Charles Bukowski

“Some people never go crazy. What truly horrible lives they must lead.”    

To gain



“Poets are damned but they are not blind, they see with the eyes of the angels.”—  William Carlos Williams,
Introduction to Howl

Joplin, Hendrix but no stamp for Kerouac?

Sentinel & Enterprise

What does the U.S. Postal Service have against Massachusetts' legendary Beat Generation pioneer and author Jack Kerouac?
For years Kerouac supporters have been lobbying the USPS for a commemorative postage stamp in honor of the "On the Road" author whose popularity continues to grow both here and abroad nearly 45 years after his death.
Yet Kerouac, whose innovative "spontaneous prose" writing style inspired hundreds of past and present novelists and poets, can't get the recognition he deserves on a federally issued postage stamp.
Why bring this up now?
It's not sour grapes, but if rock musicians Jimi Hendrix and Janis Joplin can get their mugs on commemorative stamps, why not Kerouac?
The USPS recently announced that Joplin, who died in 1970 at the age of 37, will be honored on the second stamp of the Music Icons series, Hendrix being the first just one year ago.
Joplin's stamp will debut in August. A biographical description on the sheet of stamps says "Joplin is now recognized as one of the greatest rock singers of all time, as well as a pioneer who paved the way for other women in rock music."
Certainly, Joplin and Hendrix were 1960s icons who influenced pop-music culture. Other musical greats honored with commemorative stamps include Elvis Presley (his 1993 stamp remains the all-time top seller at 29 cents), Johnny Cash, Ray Charles, Frank Sinatra, Buddy Holly, Dinah Washington, Ella Fitzgerald, etc.
There are also USPS stamps commemorating the nation's most admired 20 all-time poets (e.e. cummings, Sylvia Plath, Elizabeth Bishop, etc.) and literary giants (John Steinbeck, Mark Twain, Elizabeth Wharton, Dorothy Parker, Ernest Hemingway, etc.).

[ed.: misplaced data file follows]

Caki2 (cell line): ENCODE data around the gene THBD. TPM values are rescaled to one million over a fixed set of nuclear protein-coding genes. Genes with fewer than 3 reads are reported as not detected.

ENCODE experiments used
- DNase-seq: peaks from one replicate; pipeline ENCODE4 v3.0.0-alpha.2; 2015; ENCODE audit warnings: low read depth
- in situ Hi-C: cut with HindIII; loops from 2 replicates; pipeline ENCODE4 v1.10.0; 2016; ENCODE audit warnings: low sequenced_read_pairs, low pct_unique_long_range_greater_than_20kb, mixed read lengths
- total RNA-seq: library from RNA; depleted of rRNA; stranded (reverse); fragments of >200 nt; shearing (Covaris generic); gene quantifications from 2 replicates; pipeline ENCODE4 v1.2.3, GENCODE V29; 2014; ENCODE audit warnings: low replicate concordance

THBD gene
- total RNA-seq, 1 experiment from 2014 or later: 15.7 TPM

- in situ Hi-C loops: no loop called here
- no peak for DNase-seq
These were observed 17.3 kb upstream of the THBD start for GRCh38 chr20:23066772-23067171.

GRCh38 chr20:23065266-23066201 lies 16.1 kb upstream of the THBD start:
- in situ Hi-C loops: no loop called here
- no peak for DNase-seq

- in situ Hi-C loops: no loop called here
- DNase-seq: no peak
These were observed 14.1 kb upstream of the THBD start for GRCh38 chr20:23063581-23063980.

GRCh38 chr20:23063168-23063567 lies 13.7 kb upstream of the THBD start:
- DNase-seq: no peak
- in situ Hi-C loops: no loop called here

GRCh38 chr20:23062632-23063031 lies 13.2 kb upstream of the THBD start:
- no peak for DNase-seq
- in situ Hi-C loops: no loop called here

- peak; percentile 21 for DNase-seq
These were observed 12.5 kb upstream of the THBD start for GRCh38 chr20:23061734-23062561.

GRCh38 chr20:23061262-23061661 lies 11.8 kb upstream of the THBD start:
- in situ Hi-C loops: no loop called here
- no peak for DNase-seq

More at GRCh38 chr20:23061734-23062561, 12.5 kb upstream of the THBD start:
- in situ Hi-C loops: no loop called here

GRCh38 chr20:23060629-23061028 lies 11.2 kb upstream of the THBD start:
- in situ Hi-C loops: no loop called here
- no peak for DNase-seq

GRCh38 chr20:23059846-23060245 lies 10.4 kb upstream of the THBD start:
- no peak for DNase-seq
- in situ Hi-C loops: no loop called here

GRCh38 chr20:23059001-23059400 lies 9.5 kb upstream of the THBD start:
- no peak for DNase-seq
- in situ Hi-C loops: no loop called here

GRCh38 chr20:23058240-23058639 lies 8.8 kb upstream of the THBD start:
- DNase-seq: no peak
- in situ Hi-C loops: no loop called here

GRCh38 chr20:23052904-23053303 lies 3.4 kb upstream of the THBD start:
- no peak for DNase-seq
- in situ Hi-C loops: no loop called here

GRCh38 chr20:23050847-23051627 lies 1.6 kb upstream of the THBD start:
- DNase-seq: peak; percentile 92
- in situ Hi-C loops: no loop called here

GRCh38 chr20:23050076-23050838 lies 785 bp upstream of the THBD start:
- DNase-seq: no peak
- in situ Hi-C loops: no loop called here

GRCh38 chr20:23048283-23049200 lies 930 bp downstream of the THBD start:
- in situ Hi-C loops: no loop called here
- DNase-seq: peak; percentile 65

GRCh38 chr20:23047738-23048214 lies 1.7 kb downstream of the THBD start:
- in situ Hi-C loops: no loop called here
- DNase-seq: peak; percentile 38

If the goal of the USPS and its Citizens Stamp Advisory Committee is to honor America's long and influential arts culture, certainly Jack Kerouac's literary breakthroughs deserve recognition. Go to Europe and ask young adults where Jack Kerouac was born and they'll answer "Lowell, Massachusetts." It's because they've studied the author and read his books, which offer fascinating -- and disturbing -- insights into the world of underground celebrity, poverty, travel, spirituality, drugs, jazz and sex.
According to Susan McGowan, USPS director of stamp services, the federal agency issues about 20 new stamps a year and only after several years of research, discussion and debate with the citizen's panel and others.
Jack Keroauc and Lowell are already on the map; now it's time to get them on a commemorative stamp, in time for the 50th anniversary of his death (Oct. 21, 2019). Kerouac fans and literary arts devoteés should write to McGowan to let her know that we want Kerouac "stamped in" with other American greats. Her address: Susan McGowan, Director of Stamp Services, USPS, 475 L'Enfant Plaza SW, Washington, D.C. 20260.

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I see men assassinated around me every day.

“I see men assassinated around me every day. I walk through rooms of the dead, streets of the dead, cities of the dead; men without eyes, men without voices; men with manufactured feelings and standard reactions; men with newspaper brains, television souls and high school ideas. Kennedy himself was 9/10ths the way around the clock or he wouldn't have accepted such an enervating and enfeebling job -- meaning President of the United States of America. How can I be concerned with the murder of one man when almost all men, plus females, are taken from cribs as babies and almost immediately thrown into the masher?” ― Charles Bukowski, Sunlight Here I Am: Interviews and Encounters, 1963-1993

Charles Bukowski

"The whole LSD, STP, marijuana, heroin, hashish, prescription cough medicine crowd suffers from the Watchtower itch: you gotta be with us, man, or you're out, you're dead. This pitch is a continual and seeming MUST with those who use the stuff. It's no wonder they keep getting busted." Bukowski